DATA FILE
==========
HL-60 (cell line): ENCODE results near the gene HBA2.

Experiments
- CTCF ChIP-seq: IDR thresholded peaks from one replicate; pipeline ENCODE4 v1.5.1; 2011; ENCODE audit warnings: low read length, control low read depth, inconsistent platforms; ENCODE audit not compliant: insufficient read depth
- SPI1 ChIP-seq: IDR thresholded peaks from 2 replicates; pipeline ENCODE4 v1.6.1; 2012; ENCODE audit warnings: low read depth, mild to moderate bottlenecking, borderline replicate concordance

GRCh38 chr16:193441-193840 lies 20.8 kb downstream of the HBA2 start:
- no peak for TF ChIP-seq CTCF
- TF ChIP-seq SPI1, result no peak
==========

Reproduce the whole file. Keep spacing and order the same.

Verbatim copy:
HL-60 (cell line): ENCODE results near the gene HBA2.

Experiments
- CTCF ChIP-seq: IDR thresholded peaks from one replicate; pipeline ENCODE4 v1.5.1; 2011; ENCODE audit warnings: low read length, control low read depth, inconsistent platforms; ENCODE audit not compliant: insufficient read depth
- SPI1 ChIP-seq: IDR thresholded peaks from 2 replicates; pipeline ENCODE4 v1.6.1; 2012; ENCODE audit warnings: low read depth, mild to moderate bottlenecking, borderline replicate concordance

GRCh38 chr16:193441-193840 lies 20.8 kb downstream of the HBA2 start:
- no peak for TF ChIP-seq CTCF
- TF ChIP-seq SPI1, result no peak